Sport is full of stereotypes, but these barriers are slowly being broken down. Whether it’s Sir Steven Redgrave proving that diabetes is not a hindrance, Lewis Hamilton as the first black F1 driver or Brian Ashton as one of the first Rugby Union coaches from a working class background; discrimination in sport is at an all-time low. But do gender stereotypes discourage women from getting involved in sport here at York?
The standard of sport at York may not be on par with the likes of Loughborough, but women’s sport here is an emerging force. Women’s Cricket reached the BUSA Indoor Cricket Championships Finals last season, while just a few weeks ago Women’s Rugby thrashed Newcastle University 111-0.
Both Women’s Football and Women’s Rugby reported that record numbers signed up at the AU Mart, and more women are attending training than ever before. UYWRFC President Karen Barber believes that stereotypes are not the main barrier to participation, but the lack of opportunities: “the problem is not a lack of interest or fear of being considered manly. We find girls aren’t getting into rugby simply because it isn’t offered to them at a young age. This lack of opportunity for girls is our main concern, not what people think of us.”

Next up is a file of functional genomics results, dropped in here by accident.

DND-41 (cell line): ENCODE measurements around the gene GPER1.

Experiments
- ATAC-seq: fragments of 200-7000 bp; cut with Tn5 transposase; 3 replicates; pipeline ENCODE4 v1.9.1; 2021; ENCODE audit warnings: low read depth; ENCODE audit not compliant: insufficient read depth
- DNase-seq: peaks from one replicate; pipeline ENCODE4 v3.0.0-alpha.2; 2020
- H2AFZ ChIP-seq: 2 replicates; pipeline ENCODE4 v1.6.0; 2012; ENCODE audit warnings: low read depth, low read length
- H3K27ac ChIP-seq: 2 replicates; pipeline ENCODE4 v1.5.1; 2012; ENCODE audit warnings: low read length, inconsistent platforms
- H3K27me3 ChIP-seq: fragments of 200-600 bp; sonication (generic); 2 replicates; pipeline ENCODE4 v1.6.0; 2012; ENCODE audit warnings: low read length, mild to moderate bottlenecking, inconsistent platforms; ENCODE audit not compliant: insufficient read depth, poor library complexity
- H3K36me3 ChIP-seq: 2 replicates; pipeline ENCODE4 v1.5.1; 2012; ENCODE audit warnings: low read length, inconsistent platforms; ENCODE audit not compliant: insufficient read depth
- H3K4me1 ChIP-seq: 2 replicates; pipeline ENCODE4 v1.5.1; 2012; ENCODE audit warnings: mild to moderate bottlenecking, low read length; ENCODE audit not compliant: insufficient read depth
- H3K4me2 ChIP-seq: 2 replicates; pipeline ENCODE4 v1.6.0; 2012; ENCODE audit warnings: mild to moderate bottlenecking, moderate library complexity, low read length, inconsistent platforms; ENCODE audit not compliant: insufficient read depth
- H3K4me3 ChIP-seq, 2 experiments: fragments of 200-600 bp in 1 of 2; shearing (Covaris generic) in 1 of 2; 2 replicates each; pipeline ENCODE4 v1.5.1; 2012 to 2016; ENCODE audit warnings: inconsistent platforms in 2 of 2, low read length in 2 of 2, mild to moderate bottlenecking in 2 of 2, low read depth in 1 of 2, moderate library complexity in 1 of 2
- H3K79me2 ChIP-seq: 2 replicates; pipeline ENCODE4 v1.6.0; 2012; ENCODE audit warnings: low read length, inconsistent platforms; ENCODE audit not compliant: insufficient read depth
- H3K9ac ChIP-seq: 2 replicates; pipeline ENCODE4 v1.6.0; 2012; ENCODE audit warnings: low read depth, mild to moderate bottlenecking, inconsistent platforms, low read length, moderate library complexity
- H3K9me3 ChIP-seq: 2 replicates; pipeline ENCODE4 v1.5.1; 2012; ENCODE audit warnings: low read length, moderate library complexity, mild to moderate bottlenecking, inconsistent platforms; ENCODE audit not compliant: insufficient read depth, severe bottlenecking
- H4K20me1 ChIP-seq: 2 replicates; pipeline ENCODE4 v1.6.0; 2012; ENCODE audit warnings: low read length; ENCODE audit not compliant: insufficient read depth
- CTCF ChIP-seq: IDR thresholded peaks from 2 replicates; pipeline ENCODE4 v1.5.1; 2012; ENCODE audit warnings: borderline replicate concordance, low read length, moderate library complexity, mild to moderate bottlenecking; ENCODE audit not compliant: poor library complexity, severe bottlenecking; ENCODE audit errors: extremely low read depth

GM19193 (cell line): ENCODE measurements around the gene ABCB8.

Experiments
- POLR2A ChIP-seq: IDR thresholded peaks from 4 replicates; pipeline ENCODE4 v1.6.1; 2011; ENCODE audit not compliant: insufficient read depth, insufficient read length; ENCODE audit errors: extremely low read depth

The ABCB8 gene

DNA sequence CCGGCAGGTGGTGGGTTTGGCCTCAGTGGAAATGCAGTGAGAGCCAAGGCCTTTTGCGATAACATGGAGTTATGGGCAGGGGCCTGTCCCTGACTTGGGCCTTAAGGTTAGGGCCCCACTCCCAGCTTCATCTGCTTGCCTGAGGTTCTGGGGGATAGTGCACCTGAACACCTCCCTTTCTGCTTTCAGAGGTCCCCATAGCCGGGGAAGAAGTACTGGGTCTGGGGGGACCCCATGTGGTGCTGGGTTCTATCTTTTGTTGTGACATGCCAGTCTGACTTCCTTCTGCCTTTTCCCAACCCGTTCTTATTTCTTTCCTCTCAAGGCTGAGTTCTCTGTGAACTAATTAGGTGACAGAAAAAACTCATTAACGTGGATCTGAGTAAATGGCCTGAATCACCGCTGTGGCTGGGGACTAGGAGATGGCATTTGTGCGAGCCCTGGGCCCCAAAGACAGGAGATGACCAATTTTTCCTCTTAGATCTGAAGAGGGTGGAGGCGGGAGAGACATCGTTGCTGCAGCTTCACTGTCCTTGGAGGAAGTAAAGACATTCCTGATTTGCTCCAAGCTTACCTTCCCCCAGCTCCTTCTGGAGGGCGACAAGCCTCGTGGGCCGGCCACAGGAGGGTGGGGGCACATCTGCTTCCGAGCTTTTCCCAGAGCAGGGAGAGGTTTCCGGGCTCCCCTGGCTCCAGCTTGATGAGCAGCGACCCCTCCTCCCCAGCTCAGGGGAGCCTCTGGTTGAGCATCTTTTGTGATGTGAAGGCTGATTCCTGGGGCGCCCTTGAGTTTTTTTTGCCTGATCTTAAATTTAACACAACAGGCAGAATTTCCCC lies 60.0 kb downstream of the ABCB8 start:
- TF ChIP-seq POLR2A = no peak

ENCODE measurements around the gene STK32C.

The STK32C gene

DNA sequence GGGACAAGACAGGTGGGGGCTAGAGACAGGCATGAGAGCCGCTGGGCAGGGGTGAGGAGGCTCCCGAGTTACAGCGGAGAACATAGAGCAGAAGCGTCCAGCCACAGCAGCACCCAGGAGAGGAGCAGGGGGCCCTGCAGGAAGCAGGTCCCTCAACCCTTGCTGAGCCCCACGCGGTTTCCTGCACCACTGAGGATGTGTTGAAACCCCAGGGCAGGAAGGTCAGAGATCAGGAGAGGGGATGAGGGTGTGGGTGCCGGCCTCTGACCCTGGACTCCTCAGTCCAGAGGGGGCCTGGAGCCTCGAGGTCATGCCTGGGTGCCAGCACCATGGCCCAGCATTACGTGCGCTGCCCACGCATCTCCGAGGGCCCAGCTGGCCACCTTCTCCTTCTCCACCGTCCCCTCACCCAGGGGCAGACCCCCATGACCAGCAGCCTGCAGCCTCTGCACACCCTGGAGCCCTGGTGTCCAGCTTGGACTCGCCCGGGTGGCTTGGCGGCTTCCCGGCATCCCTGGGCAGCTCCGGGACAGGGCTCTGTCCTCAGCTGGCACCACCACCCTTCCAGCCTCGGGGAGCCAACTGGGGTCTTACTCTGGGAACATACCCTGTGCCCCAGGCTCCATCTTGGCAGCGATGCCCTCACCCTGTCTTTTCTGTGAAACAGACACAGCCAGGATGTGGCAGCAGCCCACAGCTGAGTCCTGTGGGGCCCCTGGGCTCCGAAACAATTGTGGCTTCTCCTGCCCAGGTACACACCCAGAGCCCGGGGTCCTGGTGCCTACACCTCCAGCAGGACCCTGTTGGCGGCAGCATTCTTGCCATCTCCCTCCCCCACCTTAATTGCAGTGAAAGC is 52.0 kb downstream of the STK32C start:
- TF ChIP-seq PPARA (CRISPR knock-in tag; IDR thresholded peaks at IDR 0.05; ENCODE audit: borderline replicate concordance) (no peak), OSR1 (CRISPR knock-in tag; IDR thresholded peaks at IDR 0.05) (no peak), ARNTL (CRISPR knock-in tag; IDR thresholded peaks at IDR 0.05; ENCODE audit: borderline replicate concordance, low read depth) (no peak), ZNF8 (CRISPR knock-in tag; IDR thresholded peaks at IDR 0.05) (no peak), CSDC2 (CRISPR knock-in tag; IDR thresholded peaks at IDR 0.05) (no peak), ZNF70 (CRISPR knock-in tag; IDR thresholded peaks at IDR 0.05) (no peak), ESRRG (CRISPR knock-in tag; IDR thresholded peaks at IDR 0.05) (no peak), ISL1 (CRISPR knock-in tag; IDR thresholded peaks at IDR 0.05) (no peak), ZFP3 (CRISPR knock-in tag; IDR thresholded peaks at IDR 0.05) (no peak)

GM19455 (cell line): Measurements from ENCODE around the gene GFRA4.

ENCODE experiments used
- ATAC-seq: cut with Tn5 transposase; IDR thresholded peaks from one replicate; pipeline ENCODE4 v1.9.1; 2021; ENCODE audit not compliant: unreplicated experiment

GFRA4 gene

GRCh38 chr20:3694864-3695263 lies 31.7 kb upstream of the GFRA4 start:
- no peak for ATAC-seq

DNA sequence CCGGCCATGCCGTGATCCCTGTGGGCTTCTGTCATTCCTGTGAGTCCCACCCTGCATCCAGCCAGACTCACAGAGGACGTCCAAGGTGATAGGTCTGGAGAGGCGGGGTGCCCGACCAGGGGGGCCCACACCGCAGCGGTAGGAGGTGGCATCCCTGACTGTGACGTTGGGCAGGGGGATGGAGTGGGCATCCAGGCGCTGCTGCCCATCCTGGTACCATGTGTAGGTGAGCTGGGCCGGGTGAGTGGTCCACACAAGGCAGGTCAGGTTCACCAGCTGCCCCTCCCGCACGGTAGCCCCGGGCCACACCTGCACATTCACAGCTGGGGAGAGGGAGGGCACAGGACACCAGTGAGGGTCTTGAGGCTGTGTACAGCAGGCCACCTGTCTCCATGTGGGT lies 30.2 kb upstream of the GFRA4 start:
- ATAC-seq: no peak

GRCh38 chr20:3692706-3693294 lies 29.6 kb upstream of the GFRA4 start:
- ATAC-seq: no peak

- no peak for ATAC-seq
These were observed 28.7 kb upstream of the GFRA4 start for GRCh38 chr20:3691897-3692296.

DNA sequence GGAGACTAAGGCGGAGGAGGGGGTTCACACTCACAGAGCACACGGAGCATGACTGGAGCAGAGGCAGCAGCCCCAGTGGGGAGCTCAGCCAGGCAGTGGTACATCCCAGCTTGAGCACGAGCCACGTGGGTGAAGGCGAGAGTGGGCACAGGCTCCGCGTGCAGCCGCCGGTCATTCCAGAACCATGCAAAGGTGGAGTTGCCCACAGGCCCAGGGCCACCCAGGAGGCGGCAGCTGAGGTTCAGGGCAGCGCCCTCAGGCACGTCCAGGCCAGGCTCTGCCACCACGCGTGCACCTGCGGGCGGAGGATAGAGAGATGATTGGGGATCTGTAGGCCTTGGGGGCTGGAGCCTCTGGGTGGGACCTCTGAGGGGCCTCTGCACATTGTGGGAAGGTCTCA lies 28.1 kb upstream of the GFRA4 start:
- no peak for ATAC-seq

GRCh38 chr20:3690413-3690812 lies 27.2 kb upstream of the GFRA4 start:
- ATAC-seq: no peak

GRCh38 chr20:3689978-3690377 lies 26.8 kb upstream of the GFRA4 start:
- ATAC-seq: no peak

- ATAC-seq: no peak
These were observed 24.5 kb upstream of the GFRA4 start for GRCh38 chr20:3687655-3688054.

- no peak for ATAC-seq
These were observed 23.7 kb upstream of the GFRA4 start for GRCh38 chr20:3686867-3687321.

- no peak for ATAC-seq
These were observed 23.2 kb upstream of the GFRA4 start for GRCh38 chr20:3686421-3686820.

In addition to the performance of the English Women’s Football team at the World Cup this summer, England’s women won bronze at the European Hockey Championships, securing 2008 Olympic qualification. Despite being light years away financially, female sport in this country is in the ascendancy.
Being the first female AU President in 13 years, I am well aware of the male dominance in sport. However, the fact that 22 presidents of the 54 sports clubs are female speaks volumes about the flourishing status of female sport on this campus.
Nightmarish visions of a cold and wet games afternoon are far from the reality of university sport. Sport at York encompasses everything from surfing to parachuting, via canoe polo and martial arts. And we have more sports clubs than Loughborough.
Your time here is the best opportunity to try something new, and whether it’s rugby or chess; it’s all about getting involved. Everyone comes to University to get a degree, what else are you going to get out of three years at York?